Raw Data presentation:
In the raw data, please give an overview of the conditions of each tank, and make the information more user friends. For example, how many total tanks are there? (10, according to “final Wt(g)& FL(cm)” -so in “volume of eggs and Fecundity” there should be 10 tanks, not just 5 represented, and there are 5 systems (5 pairs of tanks). In sheet “final Wt(g)& FL(cm)”, how many females are in tank 5a compared to 4b? These would be better suited as columns within data sheets – for example, add a column for the number of ratio of males to females, a column for total number of fish, a column for system number, and anything else that would be useful. You want to make the data easily understandable so that folks can use it if they need to in the future.
Please also make sure to include all the raw data, and a clear explanation for each sheet – for example what are the individual egg diameter, what are the 2 systems – see comment above but was this conducted at one timepoint in one tank system? Is this a good representation of all the fish egg sizes?

Reviewer 1 ·

Basic reporting

MS is correctly prepared and formatted. References are properly selected. The hypothesis should be corrected for, e.g.: it is possible to spontaneously spawning of French grunt in captivity, and then verified.

Experimental design

This is the biggest weakness of MS. Four fish were kept in each pool - but in some pools there were only females (no males). This factor may interfere with the reported results because it is unknown how the presence of males and their pheromones affects egg production and their ovulation and subsequent release into water.
It is not entirely clear whether the eggs were collected collectively from pools A and B (and probably it was unfortunately so) or separately. In the latter case, it would be easier to interpret the results. One could then consider individual subgroups, e.g. 2: 2 (males: females) - this is one group with repetitions; 1: 3 - is the second group; 0: 4 - this is the third group.
There is also no data on the weight of females in MS (although the text shows that the authors have these data) - then relative fecundity could be calculated, not just total. It would be easier then to present and discuss the results.
The work does not show whether the fertilization rate was tested. If so, adding this data would greatly increase the value of MS.

Validity of the findings

See "Experimental design" notes. The value of the work would also increase the information about how many days eggs were obtained from the same pools, which will allow to conclude more accurately about the frequency of reproduction. The fact that spawning at night should also be discussed more strongly. Coral reef fishes often spawn at night or their offspring (like clownfish) hatch at night. It is a very interesting biological phenomenon, especially when compared to freshwater fish.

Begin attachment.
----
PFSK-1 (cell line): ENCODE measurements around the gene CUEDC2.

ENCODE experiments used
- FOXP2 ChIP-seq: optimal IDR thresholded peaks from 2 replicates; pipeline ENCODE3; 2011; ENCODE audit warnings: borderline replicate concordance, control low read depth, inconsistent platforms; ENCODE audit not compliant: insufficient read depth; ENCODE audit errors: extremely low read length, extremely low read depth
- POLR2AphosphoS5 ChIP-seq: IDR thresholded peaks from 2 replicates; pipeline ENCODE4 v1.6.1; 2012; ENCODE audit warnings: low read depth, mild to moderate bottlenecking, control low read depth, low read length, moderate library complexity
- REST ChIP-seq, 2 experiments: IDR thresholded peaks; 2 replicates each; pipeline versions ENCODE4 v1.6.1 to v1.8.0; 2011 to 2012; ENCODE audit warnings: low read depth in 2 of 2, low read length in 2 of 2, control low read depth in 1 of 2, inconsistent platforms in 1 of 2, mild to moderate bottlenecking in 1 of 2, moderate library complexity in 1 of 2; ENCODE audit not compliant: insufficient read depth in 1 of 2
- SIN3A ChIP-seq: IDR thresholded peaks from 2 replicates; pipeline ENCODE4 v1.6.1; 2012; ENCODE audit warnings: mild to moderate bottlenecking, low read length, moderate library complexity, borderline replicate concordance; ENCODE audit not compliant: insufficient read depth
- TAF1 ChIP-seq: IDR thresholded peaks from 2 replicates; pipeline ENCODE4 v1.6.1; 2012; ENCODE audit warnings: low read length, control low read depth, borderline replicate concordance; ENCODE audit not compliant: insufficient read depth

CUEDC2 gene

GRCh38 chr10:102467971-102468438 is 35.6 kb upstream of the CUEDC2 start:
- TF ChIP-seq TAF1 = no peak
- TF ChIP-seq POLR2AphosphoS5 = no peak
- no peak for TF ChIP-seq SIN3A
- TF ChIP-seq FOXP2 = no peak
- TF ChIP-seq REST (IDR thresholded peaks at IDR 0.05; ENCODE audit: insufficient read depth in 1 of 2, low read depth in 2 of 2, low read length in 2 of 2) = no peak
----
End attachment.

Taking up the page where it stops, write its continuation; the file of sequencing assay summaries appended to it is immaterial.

Additional comments

This is a very difficult decision. I have read MS many times and I think that authors should be given a chance to improve their work, because of its importance for the protection of coral reef biodiversity. The practical aspect of MS is also important.

Reviewer 2 ·

Basic reporting

The manuscript submitted for review contains very important information regarding reproduction under controlled conditions of one of the coral reef fish species. This is the aquaculture topic that will be intensively developed in the near future. The manuscript is properly constructed. But my objections concern the purpose of research, hypothesis and justification for establishing research groups.

Experimental design

1. There is no research hypothesis. In the case of these studies, it is very easy to make such a hypothesis, e.g. it is possible to breed French grunt under controlled conditions.
2. The division of fish into research groups is unclear. Indeed, the authors inform that the fish was selected in terms of their similar size and the least aggression, which in coral reef fish can lead to a drastic reduction in stocking. However, different reproductive groups were created, where the ratio of males to females was 1: 1, 1: 3 and 0: 4 (so-called negative control) and they should be analyzed this way.

Validity of the findings

The results should be presented a little differently.
1. The effects of reproduction (harvested eggs) should be presented in relation to reproduction groups 1: 1, 1: 3 and 0: 4.
2. It is necessary to get eggs from individual tanks every how many days to determine the reproduction frequency. It would be interesting to study (calculate) the relationship between temperature and reproduction frequency - here each result is interesting.
3. It would be good if the results obtained were recalculated depending on the weight of the females: in this way relative fecundity would be obtained.
4. It would be very interesting to obtain data on the total fecundity (number of eggs) from individual groups throughout the duration of the study.
5. It is also important to indicate whether the fertilization percentage was calculated or not!

Additional comments

If the authors have output from individual pools, after re-calculating, e.g. relative and total fecundity, this will be a high-quality manuscript.

All text and materials provided via this peer-review history page are made available under a Creative Commons Attribution License, which permits unrestricted use, distribution, and reproduction in any medium, provided the original author and source are credited.